Four men suspected of splattering the kitchen of a Taipei restaurant with chicken feces last month were hired by an unknown person from China, prosecutors said yesterday.
On Oct. 16, a man reportedly entered Aegis restaurant — which provides employment to Hong Kong political refugees — and splashed the kitchen and a female employee with chicken feces.
The restaurant has been closed since and is scheduled to reopen on Nov. 11.
The four suspects — Mo Fan (莫凡) and Chiang Chi-jung (江啟榮), aged 25, and brothers Lee Chao-ching (李昭慶) and Lee Chao-hsin (李昭信), 26 and 24 respectively — were arrested last month and are being held incommunicado, the Taipei District Prosecutors’ Office said.
The four men, all Taiwanese, were hired indirectly by an unidentified Chinese person to carry out the attack, prosecutors said.
In a bid to shut down the restaurant, the person allegedly contacted a Taiwanese man surnamed Chen (陳), who lives in China, to find people to carry out the attack, prosecutors said.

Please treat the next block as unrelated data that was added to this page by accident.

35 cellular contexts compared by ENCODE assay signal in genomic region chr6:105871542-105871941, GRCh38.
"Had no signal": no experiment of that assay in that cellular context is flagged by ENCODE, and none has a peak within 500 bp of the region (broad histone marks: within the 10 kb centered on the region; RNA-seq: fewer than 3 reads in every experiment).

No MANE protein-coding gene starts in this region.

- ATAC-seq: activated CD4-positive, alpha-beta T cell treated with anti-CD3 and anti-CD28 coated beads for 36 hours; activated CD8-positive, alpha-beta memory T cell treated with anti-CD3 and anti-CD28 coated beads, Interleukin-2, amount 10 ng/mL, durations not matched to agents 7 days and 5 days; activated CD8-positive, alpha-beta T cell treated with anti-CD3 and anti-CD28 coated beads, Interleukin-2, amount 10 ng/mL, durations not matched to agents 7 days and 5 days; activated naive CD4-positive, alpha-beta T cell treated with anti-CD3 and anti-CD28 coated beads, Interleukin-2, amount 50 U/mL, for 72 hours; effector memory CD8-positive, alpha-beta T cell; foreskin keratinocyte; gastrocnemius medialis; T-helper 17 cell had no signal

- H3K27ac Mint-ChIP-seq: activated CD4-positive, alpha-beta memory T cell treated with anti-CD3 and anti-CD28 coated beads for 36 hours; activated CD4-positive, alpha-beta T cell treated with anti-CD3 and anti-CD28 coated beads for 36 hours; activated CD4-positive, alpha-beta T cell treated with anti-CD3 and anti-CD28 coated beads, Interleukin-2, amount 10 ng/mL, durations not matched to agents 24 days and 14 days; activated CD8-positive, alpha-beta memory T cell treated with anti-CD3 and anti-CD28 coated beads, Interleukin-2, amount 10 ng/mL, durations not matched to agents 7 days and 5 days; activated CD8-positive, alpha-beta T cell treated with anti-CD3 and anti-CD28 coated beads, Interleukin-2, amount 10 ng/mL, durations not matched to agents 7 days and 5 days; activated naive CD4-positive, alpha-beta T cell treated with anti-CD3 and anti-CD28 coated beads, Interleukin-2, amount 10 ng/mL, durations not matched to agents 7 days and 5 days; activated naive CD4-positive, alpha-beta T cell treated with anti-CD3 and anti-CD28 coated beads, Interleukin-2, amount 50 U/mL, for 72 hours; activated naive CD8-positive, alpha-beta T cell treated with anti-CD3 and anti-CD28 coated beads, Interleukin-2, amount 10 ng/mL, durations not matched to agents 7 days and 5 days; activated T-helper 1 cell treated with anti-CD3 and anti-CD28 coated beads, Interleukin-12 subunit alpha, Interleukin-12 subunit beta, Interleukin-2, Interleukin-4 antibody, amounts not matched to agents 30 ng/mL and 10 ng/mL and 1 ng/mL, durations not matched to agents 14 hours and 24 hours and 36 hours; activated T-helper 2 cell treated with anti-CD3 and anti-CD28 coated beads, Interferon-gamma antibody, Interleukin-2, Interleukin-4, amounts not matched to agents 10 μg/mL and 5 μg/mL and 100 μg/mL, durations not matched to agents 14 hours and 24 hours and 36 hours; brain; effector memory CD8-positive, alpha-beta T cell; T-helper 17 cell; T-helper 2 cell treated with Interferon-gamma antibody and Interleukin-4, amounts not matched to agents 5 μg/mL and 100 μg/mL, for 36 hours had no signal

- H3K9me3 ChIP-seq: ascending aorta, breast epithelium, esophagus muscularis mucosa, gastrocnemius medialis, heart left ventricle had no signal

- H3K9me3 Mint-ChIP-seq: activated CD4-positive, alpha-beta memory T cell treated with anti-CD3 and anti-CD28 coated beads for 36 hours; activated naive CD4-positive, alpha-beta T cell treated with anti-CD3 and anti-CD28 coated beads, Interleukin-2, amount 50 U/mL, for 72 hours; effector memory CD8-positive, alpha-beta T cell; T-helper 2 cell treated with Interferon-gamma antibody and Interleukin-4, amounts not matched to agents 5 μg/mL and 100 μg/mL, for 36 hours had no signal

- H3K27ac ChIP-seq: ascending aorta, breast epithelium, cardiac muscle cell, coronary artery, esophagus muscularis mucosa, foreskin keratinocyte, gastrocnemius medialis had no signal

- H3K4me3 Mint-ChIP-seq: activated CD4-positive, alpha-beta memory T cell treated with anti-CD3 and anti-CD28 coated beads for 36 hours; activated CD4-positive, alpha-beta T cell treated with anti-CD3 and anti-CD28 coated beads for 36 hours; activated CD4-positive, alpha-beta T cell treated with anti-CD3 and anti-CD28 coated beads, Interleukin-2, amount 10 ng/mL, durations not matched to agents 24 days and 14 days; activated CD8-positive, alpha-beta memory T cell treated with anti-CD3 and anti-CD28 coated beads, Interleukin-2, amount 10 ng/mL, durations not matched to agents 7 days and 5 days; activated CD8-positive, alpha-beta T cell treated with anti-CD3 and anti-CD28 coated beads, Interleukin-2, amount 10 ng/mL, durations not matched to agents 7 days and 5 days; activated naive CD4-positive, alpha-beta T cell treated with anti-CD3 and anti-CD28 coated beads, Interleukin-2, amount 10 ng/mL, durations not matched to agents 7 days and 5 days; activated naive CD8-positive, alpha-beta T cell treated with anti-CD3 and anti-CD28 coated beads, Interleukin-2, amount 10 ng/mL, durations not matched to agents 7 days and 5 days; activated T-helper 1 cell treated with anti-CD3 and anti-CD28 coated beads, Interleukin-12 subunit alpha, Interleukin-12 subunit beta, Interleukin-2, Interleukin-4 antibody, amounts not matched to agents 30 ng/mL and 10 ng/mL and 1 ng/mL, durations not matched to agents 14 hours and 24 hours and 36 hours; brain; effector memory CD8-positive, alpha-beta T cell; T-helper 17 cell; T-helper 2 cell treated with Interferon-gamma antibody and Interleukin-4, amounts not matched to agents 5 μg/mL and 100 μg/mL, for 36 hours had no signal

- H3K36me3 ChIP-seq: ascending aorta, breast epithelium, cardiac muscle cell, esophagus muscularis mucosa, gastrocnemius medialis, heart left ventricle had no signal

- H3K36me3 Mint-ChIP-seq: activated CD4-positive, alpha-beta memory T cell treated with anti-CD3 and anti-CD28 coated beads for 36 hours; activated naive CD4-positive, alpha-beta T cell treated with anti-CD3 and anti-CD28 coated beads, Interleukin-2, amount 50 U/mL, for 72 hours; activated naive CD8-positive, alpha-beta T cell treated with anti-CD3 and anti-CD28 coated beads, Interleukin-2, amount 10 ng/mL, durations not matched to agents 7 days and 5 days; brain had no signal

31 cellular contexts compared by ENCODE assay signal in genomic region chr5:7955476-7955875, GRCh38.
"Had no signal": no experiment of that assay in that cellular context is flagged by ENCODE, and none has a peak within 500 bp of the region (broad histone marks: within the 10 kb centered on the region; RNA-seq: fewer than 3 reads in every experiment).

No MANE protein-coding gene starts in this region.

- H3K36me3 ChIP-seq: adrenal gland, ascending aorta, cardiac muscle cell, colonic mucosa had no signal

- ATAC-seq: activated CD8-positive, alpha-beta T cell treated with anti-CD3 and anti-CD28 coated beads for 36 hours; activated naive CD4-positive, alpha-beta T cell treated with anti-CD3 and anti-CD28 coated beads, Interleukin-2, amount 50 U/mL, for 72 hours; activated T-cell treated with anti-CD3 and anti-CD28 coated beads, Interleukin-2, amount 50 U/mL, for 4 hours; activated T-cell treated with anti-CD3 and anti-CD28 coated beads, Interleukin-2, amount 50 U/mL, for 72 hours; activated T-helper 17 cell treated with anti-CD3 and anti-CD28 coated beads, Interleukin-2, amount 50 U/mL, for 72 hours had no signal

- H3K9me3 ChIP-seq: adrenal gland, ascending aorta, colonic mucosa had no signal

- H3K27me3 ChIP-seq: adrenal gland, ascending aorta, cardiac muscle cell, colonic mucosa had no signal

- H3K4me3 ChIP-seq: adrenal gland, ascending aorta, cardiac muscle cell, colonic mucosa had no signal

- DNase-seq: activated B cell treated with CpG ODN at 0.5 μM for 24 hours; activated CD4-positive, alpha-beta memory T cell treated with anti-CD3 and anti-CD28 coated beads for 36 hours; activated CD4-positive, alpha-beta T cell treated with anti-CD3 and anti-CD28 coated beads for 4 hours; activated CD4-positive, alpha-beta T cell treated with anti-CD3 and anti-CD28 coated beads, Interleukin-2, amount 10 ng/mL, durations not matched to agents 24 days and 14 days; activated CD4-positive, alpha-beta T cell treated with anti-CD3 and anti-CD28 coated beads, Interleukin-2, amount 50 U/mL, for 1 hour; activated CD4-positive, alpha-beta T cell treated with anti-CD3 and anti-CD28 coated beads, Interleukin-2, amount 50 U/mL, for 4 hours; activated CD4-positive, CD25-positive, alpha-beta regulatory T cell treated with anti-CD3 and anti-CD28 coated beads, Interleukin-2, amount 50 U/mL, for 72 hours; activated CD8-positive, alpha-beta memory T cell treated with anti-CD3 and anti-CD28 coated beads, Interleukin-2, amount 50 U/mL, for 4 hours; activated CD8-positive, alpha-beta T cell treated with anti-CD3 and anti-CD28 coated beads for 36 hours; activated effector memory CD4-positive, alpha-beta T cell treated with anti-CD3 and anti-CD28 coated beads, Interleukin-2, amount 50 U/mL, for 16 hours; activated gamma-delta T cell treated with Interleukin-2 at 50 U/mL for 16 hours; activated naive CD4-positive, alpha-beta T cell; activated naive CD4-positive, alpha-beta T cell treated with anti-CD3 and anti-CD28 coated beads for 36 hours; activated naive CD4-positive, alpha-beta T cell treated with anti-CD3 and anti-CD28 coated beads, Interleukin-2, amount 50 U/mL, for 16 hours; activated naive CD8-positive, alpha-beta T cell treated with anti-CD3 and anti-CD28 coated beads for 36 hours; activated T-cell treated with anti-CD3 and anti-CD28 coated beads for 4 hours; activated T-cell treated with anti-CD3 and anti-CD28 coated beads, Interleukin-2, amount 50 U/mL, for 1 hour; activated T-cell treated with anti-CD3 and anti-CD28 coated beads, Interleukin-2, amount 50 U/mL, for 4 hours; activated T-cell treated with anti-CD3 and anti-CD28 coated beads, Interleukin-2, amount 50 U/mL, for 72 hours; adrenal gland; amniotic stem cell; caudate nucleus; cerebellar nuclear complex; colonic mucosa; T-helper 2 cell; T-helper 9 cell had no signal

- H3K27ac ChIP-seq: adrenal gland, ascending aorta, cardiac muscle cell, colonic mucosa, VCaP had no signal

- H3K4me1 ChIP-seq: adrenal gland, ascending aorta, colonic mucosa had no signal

Chen allegedly contacted Lee Chao-hsin through social media in September and paid him NT$30,000 by wire transfer to prepare the attack, prosecutors said.
Lee Chao-hsin allegedly recruited three other people, and they visited the restaurant several times, including on Oct. 15, prosecutors said.
A bucket of chicken feces, feathers and bones was obtained by the Lee brothers, who gave it to Mo, prosecutors said.
The Lee brothers and Chiang went to Aegis in a friend’s car, and one of them stayed outside as a lookout, while the others went in to eat, prosecutors said.
Mo arrived at the restaurant at noon, allegedly tossed the contents of the bucket over the cashier’s counter and into the kitchen, and ran off, while the lookout recorded the incident on a smartphone, prosecutors said.
The video was then allegedly sent to Chen, who wired another NT$30,000 to Lee Chao-hsin’s account, and half of the money was transferred to Mo, prosecutors said.
Prosecutors charged the four with intimidation, property damage, public insult and physical injury, and said their actions had caused significant harm and fear among Hong Kongers who have fled to Taiwan for fear of political persecution.
Police are still trying to locate Chen and the Chinese national, prosecutors said.
The restaurant was opened on April 19 by Daniel Wong Kwok-tung (黃國桐), a Hong Kong lawyer and politician who provided free legal services to demonstrators arrested during pro-democracy protests in Hong Kong last year.
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